Suicide prevention, a shared duty

Risk factors include stress, depression, people with a mental health diagnosis or currently seeking treatment, history of attempts, toxic and hostile work environments, discriminatory or harassing behavior, financial and legal issues , divorce or break-up, death of a loved one or comrade, and alcohol and drug abuse.

Individual protective or coping factors that can circumvent the likelihood of negative impact are connectedness, cohesion and engagement, self-care; supportive leadership, family and peers; work-life balance, high morale and open communication about challenges you may face.

Self-awareness, self-management, responsible decision-making, and social awareness are integral to suicide prevention because it begins with ourselves. Strategically, we must create supportive environments that promote the health and well-being of our Airmen and Guardians and reduce barriers to help-seeking, no matter how severe.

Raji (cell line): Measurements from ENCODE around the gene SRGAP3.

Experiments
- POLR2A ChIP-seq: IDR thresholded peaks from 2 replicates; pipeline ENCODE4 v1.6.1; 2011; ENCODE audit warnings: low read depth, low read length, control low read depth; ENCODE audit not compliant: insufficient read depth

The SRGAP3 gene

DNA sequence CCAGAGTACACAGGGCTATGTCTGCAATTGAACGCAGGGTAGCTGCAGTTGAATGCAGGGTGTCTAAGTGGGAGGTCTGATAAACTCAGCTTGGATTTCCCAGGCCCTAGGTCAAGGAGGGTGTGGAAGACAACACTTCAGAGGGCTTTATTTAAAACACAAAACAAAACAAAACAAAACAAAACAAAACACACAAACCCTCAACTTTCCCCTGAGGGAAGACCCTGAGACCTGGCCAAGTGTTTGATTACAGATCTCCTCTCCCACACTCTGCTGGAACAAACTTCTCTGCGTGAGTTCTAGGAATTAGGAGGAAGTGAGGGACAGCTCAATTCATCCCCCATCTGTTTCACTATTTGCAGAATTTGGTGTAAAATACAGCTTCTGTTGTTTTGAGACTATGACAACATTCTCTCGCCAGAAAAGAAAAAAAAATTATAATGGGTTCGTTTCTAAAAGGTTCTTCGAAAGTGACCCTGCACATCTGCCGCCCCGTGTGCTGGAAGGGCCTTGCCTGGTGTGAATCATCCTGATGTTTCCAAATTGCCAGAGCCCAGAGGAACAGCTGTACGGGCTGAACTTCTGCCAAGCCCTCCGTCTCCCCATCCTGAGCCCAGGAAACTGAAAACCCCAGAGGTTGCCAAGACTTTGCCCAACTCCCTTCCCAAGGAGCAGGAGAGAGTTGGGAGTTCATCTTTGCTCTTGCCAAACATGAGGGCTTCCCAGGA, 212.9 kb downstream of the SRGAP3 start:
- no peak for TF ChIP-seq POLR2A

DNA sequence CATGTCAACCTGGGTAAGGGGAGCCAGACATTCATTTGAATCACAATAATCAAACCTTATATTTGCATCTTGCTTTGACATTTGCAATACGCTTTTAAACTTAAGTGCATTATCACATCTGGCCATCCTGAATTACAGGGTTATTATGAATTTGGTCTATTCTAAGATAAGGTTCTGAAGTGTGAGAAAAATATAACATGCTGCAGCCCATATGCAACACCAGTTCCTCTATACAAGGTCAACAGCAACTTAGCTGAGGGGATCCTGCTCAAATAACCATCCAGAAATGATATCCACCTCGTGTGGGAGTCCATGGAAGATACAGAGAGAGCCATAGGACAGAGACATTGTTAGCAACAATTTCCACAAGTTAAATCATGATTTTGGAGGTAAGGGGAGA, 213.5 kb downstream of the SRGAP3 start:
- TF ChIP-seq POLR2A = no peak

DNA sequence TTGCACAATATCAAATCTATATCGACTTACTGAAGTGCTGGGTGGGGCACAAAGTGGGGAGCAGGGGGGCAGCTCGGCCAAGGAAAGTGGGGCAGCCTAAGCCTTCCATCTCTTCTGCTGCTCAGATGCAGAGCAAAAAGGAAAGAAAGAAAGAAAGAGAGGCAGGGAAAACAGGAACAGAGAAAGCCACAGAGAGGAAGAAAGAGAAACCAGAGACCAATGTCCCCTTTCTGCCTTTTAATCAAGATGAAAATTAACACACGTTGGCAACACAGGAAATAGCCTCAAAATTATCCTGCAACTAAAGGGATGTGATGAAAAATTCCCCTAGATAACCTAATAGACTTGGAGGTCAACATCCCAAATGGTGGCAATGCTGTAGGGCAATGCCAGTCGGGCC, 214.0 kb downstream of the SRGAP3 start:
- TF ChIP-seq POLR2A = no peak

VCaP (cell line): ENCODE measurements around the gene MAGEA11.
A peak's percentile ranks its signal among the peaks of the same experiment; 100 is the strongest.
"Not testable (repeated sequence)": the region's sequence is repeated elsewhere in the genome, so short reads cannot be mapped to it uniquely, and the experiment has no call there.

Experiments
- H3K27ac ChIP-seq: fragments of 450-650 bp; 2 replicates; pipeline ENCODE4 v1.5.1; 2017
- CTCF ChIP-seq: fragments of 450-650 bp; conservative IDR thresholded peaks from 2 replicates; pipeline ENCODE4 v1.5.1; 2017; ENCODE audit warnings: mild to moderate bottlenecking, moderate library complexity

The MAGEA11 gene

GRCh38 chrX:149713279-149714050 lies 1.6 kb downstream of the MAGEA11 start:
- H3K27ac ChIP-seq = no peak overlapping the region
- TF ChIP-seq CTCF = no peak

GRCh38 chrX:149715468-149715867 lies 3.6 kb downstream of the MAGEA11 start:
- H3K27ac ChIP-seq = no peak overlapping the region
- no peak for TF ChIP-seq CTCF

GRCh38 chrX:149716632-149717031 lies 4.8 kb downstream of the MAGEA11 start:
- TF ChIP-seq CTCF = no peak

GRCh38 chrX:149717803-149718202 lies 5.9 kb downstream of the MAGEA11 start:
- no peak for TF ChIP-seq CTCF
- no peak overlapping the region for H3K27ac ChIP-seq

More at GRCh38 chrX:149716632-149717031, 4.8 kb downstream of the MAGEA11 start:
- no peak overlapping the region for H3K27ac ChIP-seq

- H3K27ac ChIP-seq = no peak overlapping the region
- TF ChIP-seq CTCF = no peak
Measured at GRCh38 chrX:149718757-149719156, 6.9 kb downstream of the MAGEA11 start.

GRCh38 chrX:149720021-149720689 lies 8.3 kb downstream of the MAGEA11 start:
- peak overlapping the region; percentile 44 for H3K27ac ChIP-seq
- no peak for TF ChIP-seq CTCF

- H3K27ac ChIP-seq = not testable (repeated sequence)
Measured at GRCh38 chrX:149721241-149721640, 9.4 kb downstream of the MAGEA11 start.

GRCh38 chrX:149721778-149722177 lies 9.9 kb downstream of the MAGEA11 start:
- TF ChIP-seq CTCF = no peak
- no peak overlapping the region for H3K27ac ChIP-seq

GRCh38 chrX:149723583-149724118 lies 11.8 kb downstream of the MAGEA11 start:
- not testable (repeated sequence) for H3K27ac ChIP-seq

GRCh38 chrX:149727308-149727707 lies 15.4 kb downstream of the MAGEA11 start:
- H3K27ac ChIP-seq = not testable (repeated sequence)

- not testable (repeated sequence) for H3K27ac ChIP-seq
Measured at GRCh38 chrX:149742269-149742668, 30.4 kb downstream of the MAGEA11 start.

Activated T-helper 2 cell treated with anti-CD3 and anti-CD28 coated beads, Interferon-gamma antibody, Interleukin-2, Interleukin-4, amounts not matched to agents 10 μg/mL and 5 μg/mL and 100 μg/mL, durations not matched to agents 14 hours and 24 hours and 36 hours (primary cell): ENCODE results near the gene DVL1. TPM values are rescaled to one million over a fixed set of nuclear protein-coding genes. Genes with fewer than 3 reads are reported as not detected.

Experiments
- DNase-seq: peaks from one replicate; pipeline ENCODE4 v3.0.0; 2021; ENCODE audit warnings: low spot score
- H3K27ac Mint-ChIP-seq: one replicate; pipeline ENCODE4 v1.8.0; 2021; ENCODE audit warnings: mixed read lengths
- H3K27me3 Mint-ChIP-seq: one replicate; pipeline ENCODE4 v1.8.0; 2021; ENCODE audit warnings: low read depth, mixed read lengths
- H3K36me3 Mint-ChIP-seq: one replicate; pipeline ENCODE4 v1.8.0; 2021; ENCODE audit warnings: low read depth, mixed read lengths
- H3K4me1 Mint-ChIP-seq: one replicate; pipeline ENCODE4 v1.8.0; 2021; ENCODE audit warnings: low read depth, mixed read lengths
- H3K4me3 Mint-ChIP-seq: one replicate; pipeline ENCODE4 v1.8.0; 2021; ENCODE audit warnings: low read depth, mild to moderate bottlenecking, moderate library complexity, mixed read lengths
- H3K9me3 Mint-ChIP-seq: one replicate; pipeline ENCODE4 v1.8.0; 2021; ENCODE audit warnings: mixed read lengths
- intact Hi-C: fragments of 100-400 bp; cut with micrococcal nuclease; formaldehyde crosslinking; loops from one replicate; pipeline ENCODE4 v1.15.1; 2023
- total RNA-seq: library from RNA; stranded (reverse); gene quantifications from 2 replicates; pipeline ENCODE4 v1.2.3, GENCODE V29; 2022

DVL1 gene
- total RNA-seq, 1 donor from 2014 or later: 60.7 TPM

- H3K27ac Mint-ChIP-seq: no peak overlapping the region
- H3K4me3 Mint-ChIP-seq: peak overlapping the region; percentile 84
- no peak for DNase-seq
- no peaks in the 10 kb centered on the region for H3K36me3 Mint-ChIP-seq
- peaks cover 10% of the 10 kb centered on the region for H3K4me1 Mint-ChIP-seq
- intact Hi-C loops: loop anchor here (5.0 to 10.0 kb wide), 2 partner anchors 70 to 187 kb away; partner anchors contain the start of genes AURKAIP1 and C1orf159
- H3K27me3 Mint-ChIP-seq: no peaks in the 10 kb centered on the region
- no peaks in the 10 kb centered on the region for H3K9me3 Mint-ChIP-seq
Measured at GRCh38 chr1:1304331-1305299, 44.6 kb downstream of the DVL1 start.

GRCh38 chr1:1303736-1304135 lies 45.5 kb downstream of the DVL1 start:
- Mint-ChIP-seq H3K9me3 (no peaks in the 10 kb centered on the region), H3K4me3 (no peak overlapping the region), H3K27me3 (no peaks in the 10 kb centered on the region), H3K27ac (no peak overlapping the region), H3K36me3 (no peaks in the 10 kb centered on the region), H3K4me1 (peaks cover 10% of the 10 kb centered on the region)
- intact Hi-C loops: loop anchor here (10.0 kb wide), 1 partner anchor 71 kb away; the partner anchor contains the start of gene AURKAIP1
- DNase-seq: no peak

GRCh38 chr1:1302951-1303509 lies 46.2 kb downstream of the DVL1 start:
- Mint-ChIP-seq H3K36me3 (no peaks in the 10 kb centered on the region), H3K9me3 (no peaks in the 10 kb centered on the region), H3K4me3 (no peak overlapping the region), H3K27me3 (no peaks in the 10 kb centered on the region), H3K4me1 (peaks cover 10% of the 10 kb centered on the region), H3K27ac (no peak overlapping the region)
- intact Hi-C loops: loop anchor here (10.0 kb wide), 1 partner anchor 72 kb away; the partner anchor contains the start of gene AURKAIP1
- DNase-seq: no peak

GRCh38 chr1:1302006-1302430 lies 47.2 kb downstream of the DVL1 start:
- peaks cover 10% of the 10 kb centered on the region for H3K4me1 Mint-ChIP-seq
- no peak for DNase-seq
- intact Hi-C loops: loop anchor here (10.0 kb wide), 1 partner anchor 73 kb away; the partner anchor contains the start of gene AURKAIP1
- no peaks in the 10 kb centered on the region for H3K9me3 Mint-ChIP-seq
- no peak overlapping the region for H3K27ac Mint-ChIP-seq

Leaders, supervisors, and wingmen at all levels are strongly encouraged to continue to leverage your Master Resilience Trainers, Resilience Training Assistants, and assisting agencies such as Chaplain, Mental Health, L violence prevention integrator, military family life consultants, first sergeants, alcohol and drug abuse. Treatment Program, Family Advocacy, Military OneSource, Airman & Family Readiness Center, Civilian Health Promotion Services, Community Support Coordinators, and Employee Assistance Program.

America depends on you to fly, fight and win. Each of you is vital to your family, the Air Force community, and the success of our mission.

What do you do to take care of yourself and others — how do you prevent suicide?